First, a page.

“This is the stupidest system I have ever heard of!” was how one of my students — a telecommunications regulator from South Africa — assessed the Federal Communications Commission’s (FCC) system for subsidizing telecommunication during a presentation of my research center’s flagship international training program a few years ago. My guest lecturer nodded sadly and offered, “This is an example of what not to do.”
What would happen if the US Department of Energy decided to help low-income households afford solar power by giving money to companies that report that they lease solar panels to these households? In all likelihood, fraud would be a difficult and costly problem, and solar companies would benefit more than the households. Despite the obvious flaws of a system in which companies receive money based on their service claims, this is essentially how the Federal Communications Commission’s (FCC) Lifeline program works: Telecommunications companies receive money based on how many households they claim as Lifeline customers. There is a better way — a direct subsidy would be more beneficial to low-income households.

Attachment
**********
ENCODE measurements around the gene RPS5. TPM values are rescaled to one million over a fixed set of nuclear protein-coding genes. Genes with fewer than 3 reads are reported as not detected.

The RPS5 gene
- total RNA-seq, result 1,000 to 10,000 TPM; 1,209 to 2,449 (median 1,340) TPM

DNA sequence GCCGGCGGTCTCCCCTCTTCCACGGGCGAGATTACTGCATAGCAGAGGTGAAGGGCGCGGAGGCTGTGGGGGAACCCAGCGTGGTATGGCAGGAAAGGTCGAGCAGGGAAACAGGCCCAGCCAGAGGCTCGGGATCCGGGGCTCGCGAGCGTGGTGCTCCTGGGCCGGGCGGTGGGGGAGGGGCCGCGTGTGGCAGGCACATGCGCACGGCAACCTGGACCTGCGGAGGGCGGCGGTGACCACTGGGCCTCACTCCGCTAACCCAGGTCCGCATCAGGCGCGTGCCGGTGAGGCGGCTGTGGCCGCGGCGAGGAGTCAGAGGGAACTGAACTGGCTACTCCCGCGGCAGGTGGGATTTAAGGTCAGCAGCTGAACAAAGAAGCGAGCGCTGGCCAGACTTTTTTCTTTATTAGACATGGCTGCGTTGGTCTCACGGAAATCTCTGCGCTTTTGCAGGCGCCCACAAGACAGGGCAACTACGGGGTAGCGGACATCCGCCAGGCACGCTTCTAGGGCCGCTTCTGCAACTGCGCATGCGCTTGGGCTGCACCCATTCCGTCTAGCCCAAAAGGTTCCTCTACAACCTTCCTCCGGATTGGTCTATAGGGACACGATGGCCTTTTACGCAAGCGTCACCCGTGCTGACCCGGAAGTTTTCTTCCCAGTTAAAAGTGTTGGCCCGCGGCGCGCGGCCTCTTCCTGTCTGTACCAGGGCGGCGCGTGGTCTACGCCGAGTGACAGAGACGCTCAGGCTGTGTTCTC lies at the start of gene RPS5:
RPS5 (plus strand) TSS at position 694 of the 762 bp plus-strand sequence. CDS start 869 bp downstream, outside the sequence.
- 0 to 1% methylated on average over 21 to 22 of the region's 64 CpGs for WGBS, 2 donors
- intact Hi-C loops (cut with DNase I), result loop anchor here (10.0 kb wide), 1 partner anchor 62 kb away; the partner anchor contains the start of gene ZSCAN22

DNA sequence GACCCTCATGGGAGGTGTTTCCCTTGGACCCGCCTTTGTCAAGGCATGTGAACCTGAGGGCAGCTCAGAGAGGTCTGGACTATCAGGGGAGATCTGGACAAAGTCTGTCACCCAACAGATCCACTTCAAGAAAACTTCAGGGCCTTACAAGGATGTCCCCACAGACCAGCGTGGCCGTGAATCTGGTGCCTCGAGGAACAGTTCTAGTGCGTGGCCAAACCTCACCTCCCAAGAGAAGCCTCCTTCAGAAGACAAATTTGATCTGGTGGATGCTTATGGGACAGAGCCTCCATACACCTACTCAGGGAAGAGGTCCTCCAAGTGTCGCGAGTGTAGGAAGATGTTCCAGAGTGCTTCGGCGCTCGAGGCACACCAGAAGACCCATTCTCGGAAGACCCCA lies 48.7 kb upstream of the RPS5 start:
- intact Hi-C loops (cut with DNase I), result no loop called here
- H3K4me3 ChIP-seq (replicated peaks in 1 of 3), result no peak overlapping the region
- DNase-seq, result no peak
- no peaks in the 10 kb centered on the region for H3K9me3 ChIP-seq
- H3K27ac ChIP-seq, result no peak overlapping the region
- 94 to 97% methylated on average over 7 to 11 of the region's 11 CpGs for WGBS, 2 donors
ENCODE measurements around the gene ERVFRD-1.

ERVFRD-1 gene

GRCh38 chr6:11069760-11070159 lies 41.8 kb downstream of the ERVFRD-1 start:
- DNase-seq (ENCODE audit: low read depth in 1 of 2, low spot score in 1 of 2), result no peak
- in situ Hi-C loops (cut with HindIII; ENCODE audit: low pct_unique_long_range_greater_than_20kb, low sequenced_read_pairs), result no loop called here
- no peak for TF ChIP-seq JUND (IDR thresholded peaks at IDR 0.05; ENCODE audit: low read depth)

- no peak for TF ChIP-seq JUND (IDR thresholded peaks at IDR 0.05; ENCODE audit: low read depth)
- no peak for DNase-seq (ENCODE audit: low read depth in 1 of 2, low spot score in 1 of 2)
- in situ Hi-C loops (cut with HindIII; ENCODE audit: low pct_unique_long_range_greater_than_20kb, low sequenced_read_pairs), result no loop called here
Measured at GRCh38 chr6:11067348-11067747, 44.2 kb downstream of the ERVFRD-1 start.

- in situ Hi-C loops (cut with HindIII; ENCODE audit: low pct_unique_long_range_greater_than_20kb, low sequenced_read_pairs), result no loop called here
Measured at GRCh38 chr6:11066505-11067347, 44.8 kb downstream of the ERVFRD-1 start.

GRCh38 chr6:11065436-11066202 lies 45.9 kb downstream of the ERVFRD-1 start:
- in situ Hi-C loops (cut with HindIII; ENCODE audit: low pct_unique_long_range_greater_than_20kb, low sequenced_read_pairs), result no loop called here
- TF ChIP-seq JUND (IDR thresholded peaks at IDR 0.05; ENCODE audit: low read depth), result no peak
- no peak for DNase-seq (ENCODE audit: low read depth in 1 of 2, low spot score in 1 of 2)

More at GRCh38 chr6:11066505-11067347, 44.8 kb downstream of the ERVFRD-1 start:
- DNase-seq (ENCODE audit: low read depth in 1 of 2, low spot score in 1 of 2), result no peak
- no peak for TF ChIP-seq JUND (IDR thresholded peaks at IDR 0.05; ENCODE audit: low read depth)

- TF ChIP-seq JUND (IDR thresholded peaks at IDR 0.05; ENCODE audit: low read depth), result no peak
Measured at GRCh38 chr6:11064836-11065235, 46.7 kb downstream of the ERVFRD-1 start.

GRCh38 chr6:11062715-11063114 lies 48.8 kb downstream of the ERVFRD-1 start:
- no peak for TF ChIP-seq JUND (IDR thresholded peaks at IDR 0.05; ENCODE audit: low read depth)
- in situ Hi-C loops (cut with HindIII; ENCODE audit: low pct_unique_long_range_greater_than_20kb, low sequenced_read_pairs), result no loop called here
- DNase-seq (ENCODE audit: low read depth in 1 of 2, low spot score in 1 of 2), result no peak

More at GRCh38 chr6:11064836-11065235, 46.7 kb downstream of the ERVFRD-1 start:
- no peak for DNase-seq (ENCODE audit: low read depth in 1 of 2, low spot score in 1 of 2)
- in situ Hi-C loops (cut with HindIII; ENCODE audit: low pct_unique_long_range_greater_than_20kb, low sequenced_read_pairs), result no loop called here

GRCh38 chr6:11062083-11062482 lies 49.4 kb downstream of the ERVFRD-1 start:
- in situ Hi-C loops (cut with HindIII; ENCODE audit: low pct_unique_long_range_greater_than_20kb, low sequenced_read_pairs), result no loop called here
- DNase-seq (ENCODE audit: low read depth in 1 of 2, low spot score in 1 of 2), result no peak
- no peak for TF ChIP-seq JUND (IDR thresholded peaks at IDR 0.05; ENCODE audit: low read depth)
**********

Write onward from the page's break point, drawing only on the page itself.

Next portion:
There has been a lot of discussion lately about how the Federal Communications Commission (FCC) should be organized. Several news organizations mentioned that this was a topic of discussion as part of the work of the FCC transition team for President Donald Trump. (Full disclosure: I was a member of the team. My work there was confidential and the opinions I express here are my own.) Modernizing the FCC was discussed at the recent State of the Net program, and there was much agreement that the staff structure limits technical analysis. Larry Downs discussed the staff structure in a Forbes article, as did Bret Swanson in his recent TechPolicyDaily piece.